Grammy Nomination Marks Fisk Jubilee Singers
150 Years of Musical Excellence 

By Ashley Benkarski

NASHVILLE, TN— Fisk University’s Jubilee Singers have much to celebrate this year despite limitations on their performances caused by the COVID-19 pandemic.

The group officially formed Oct. 6, 1871, making this year their 150th anniversary. 

Adding to the joy, the Singers have been nominated for a Grammy award in the category of Best Roots Gospel Album for “Celebrating Fisk! (The 150th Anniversary Album).”

Dr. Paul Kwami, musical director for the choral ensemble and the album’s co-producer said the nomination was especially incredible as it falls the same year as the sesquicentennial celebration of the group’s founding. “It helps the world come to recognize the Singers for their contributions to American music and the world’s music,” Kwami said.

The group was also nominated for Best Gospel Performance by the academy for “I Believe”  in 2009 and was a 2008 National Medal of Arts recipient from the National Endowment for the Arts.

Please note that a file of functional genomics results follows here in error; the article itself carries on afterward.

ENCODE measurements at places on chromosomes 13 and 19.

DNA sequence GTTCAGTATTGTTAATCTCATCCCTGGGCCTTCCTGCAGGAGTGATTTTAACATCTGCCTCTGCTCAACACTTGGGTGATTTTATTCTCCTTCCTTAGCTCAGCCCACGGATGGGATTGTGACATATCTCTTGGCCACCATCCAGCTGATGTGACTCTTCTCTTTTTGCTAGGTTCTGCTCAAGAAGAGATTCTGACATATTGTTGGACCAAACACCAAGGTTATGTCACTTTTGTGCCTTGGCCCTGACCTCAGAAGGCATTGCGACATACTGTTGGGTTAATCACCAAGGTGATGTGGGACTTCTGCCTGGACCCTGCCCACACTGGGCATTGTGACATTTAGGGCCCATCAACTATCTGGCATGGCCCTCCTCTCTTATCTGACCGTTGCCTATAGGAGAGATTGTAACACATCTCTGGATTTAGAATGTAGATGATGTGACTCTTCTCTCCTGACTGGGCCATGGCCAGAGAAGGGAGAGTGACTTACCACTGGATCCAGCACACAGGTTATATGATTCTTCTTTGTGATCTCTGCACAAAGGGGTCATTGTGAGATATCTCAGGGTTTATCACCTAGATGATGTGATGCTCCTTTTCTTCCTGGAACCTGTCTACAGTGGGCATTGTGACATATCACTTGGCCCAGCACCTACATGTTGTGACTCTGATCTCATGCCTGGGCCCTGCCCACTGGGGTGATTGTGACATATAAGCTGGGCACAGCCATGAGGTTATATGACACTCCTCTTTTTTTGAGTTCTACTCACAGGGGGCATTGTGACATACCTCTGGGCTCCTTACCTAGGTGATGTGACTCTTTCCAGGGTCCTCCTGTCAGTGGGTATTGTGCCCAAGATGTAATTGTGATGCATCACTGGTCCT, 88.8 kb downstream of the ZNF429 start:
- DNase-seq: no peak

An historic institution in itself, Fisk was founded in 1867 to provide a liberal arts education for freed Blacks and was the first African American higher education institution to obtain accreditation from  the Southern Association of Colleges and Schools in 1930.

 It was also the first African American institution to be approved by the Association of American Universities and the American Association of University Women, the private college’s website states.

The Singers are world-renowned and symbols of perseverance, bringing Negro spirituals to audiences around the globe since their travels to England to perform for Queen Victoria in 1871. This famous trip served as a fundraising initiative to raise money to keep the then-endangered Fisk University from closing.

With enough money to support Fisk’s continuation, Jubilee Hall was constructed on the university’s campus making it the South’s first permanent African American educational institution. Jubilee Hall is listed on the National Register of Historic Places.

Though the Singers haven’t performed outside of the university since the pandemic reached Nashville, they have created videos for special performances and will continue to bring their music to the public in a variety of forms, including lectures and a radio program on the 91 FM Classical station. 

The ensemble is working with Tennessee Performing Arts Center for an educational film and will provide a lecture broadcast March 16 on the group’s YouTube channel, Kwami said. He also teased about a “main event” taking place Oct. 6. 

“Fisk University should be proud to have preserved this wonderful legacy for all these years,” Kwami said.